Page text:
NEW YORK (GenomeWeb News) – Genotype-phenotype resources offer great promise for use by researches and physicians alike, but measures should be taken to help ensure the uptake, accessibility, and utility of these resources, according to a new white paper from a European Union-funded think tank.
The new report from INBIOMEDvision was drafted to survey the genotype-phenotype resources field and to assess opportunities and obstacles that Europe in particular confronts in this area.
One obstacle is that it is still mostly impossible to establish clear correlations between the increasing amounts of genotypic information from clinical studies, such as genome-wide association studies, and phenotype information at the population level, the panel found.
Still, linking genotype and phenotype is valuable for many biomedical applications, such as early-stage drug discovery, toxicology studies, and clinical trials. To enhance the potential for these applications, the INBIOMEDvision group proposed recommendations for academic and industrial researchers, funding agencies, and journal publishers.
First, the white paper acknowledges that genotype-phenotype resources involve both bioinformatics and medical informatics, and that care should be taken in bridging the gap between these areas. Also, the central goal for biomedical researchers is to publish their work, while clinical goals are focused on practical validity and utility.
The panel also noted that not every new valid biomedical research publication will have valid clinical applications, and that systems biology studies rely on large amounts of 'omics data that is not fully validated or of high quality.
A number of genotype-phenotype resources are already in use, the group found, but primarily for research purposes, and these resources will be incorporated into clinical practice slowly, the authors noted. Researchers' methods, models, and tools may need to earn the trust of physicians over time, they advised.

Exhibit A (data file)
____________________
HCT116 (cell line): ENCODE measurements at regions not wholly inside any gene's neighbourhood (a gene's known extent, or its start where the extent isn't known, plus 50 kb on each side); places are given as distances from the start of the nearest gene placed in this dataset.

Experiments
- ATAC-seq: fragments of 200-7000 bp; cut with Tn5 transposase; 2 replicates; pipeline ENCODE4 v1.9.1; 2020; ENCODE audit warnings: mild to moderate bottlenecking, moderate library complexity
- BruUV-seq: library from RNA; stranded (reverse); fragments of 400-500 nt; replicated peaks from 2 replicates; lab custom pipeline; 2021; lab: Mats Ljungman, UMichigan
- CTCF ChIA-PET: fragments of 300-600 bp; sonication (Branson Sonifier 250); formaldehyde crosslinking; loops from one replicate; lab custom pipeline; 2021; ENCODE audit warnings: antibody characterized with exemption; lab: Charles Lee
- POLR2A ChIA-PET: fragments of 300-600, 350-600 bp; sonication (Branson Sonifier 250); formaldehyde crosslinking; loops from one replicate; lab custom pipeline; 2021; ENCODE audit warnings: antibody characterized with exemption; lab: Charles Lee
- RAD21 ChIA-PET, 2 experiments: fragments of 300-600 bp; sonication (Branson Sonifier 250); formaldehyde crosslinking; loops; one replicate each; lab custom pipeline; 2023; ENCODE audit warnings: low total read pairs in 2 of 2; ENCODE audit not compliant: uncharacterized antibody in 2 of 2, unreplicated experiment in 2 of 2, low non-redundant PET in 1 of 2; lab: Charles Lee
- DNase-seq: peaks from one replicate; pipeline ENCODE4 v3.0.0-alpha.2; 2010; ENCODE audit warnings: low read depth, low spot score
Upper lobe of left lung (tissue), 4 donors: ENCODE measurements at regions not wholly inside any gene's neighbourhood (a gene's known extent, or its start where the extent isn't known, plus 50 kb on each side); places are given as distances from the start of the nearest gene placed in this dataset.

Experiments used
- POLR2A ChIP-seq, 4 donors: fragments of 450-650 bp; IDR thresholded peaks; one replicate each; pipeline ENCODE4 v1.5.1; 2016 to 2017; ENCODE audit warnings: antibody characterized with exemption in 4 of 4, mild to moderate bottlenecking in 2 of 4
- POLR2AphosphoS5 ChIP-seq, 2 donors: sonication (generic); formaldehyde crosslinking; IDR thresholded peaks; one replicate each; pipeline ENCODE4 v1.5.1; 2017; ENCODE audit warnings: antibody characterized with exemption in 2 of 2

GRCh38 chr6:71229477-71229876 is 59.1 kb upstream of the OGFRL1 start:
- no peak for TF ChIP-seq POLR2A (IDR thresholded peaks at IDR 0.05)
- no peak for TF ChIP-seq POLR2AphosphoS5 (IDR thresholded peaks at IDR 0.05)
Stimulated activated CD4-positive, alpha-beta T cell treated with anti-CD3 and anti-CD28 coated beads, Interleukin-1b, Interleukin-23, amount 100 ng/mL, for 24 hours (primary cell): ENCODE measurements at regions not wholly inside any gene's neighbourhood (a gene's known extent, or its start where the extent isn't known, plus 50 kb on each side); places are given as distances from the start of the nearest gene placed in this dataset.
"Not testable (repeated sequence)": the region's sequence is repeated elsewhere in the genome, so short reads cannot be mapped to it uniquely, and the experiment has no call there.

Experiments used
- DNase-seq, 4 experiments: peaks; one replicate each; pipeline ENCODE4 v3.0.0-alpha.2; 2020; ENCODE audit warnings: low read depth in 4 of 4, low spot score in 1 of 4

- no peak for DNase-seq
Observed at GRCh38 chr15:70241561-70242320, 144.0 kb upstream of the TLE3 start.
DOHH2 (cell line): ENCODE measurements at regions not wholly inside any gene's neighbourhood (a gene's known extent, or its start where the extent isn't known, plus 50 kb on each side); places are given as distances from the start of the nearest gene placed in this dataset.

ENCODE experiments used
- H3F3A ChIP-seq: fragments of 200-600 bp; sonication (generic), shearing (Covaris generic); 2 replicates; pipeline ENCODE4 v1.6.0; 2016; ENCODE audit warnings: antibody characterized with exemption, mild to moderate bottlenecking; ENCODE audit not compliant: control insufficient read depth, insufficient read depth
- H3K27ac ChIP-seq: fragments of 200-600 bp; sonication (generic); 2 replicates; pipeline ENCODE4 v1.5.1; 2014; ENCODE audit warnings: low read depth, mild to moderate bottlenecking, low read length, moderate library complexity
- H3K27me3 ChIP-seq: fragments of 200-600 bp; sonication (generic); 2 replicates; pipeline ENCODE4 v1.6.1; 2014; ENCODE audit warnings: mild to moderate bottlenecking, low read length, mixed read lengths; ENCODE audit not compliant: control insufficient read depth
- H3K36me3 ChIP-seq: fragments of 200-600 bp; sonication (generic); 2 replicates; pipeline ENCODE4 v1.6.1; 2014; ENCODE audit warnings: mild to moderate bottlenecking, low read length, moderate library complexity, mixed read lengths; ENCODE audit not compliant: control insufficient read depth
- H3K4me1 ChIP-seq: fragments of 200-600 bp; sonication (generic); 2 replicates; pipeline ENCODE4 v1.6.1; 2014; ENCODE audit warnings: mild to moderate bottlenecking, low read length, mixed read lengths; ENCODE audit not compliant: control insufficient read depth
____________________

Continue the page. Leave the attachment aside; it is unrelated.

The white paper recommends that members of the biomedical, clinical, and commercial drug discovery communities be encouraged to collaborate using genotype-phenotype resources, and funding should be encouraged for such joint efforts.
The report also advises that the EU provide more infrastructure for establishing standards and developing text mining tools and ontologies for biomedical and clinical support.
A major barrier to the use of genotype-phenotype resources in research and in the clinic is the difficulty of locating, evaluating, and selecting these resources. The authors advise that new tools can be developed to help researchers and clinicians navigate in this area. These tools could possibly be based on the National Institutes of Health's Phenotype-Genotype Integrator, the Database for Genotypes and Phenotypes, the Virus Pathogen Database and Analysis Resource, and other resources that are planned by NIH.
The authors also note that improvements in sequencing technology are not always accompanied by equally rapid improvements in data analysis techniques, and advise that that lag should be taken into account when planning how to exploit the "coming availability of near ubiquitous genome sequencing."